I came across this link, which outlines different aspects of the issue.
Extract from article:
"The debate about race is not a debate about whether differences exist between human populations. Jon Entine, a staunch defender of the idea of race, defines race as ‘human biodiversity’. That is meaningless. No one, on either side of the debate, would deny that there are a myriad of differences between different human populations.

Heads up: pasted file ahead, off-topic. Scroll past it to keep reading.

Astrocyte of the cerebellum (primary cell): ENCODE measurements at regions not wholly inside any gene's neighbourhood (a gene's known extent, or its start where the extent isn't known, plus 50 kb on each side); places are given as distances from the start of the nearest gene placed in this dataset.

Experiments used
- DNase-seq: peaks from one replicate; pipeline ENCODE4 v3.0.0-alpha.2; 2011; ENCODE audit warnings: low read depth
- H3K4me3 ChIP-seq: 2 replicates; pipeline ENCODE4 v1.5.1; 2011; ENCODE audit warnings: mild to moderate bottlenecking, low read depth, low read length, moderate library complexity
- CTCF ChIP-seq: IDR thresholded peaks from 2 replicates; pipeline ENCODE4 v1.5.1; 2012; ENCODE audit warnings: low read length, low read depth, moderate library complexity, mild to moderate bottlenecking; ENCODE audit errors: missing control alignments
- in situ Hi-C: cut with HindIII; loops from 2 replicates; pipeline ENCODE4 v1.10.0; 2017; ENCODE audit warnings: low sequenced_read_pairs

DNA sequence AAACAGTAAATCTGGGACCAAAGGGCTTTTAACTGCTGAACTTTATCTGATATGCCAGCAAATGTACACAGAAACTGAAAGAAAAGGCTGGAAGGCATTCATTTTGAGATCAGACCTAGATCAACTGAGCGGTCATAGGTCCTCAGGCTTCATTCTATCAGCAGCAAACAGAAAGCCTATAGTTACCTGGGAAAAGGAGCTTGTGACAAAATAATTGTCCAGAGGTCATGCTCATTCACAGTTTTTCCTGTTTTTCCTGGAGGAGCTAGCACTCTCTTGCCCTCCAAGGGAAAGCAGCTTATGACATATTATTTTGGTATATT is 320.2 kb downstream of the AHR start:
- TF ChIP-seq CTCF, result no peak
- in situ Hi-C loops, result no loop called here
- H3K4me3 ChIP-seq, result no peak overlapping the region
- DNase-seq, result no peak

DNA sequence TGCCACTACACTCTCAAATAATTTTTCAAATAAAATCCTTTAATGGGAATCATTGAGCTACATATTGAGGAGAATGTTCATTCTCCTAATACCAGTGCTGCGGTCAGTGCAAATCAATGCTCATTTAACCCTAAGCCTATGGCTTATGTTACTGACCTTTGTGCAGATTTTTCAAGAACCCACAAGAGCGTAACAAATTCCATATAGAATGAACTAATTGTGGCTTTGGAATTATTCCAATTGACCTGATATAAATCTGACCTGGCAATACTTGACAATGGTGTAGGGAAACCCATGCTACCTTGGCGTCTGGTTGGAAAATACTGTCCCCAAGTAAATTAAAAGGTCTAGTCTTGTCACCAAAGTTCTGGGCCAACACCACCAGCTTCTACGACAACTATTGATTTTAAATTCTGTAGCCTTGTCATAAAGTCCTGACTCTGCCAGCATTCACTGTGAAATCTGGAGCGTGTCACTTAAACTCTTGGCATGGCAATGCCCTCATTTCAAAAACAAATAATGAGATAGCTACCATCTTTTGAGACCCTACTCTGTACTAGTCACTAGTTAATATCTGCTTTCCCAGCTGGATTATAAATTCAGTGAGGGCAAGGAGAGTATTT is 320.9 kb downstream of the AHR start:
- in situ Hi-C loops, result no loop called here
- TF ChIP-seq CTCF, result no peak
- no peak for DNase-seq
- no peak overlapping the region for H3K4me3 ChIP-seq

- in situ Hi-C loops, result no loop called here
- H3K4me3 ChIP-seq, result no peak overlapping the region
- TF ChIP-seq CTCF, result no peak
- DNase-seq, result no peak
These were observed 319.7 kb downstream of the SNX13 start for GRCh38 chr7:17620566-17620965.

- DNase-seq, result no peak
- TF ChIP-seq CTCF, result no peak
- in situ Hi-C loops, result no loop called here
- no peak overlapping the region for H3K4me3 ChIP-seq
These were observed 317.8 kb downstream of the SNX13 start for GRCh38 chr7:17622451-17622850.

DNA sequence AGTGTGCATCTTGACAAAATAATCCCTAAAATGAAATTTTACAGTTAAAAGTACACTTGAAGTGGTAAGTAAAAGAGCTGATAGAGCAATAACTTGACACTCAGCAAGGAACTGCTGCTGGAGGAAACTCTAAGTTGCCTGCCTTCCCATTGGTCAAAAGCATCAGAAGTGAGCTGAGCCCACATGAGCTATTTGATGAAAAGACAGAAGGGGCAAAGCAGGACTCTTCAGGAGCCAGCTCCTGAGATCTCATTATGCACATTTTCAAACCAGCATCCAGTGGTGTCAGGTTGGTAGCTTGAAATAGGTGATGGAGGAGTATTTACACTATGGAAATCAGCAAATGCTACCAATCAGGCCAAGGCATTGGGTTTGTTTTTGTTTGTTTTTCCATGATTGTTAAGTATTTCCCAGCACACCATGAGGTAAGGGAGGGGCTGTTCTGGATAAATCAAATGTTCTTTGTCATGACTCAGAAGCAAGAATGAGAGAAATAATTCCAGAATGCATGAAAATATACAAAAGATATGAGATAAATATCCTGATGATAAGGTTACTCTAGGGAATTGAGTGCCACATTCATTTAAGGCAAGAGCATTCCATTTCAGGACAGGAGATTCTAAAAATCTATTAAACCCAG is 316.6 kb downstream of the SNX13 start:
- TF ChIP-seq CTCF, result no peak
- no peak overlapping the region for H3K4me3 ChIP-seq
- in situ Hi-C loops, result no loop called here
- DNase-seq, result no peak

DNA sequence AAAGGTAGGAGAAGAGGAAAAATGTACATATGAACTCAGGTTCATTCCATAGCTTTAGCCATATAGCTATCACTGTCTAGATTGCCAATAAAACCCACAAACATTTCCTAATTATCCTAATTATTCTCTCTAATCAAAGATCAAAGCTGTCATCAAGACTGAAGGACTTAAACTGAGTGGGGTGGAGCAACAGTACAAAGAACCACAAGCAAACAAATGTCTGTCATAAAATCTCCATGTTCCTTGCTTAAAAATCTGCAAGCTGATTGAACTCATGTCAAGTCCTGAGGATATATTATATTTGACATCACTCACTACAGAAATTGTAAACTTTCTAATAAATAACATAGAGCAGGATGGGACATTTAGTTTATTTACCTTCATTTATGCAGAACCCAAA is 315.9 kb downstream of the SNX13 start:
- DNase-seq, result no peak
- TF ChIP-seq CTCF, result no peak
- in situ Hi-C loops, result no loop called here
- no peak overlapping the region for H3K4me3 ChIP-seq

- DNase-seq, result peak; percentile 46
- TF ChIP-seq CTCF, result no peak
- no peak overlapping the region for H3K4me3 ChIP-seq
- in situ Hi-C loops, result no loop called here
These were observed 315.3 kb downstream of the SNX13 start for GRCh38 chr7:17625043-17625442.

The real debate about race is not whether there are any differences between populations, but about the significance of such differences. The fact that a BMW saloon is of a different colour to a Boeing 747 is of little significance to most people. The fact that one has an internal combustion engine and the other a jet engine is of immense consequence if you want to travel from London to New York. But if you are a Yanomamo Indian living in the Amazon forest, even this difference may not be of that great an import, since it is quite possible that you will be unable – or will not need – to use either form of transport. If we want to understand the significance of any set of differences, in other words, we have to ask ourselves two questions: Significant for what? And in what context? One of the problems of the contemporary debate about race is that these two questions get too rarely asked."https://kenanmalik.wordpress.com/2012/03/04/why-both-sides-are-wrong-in-the-race-debate/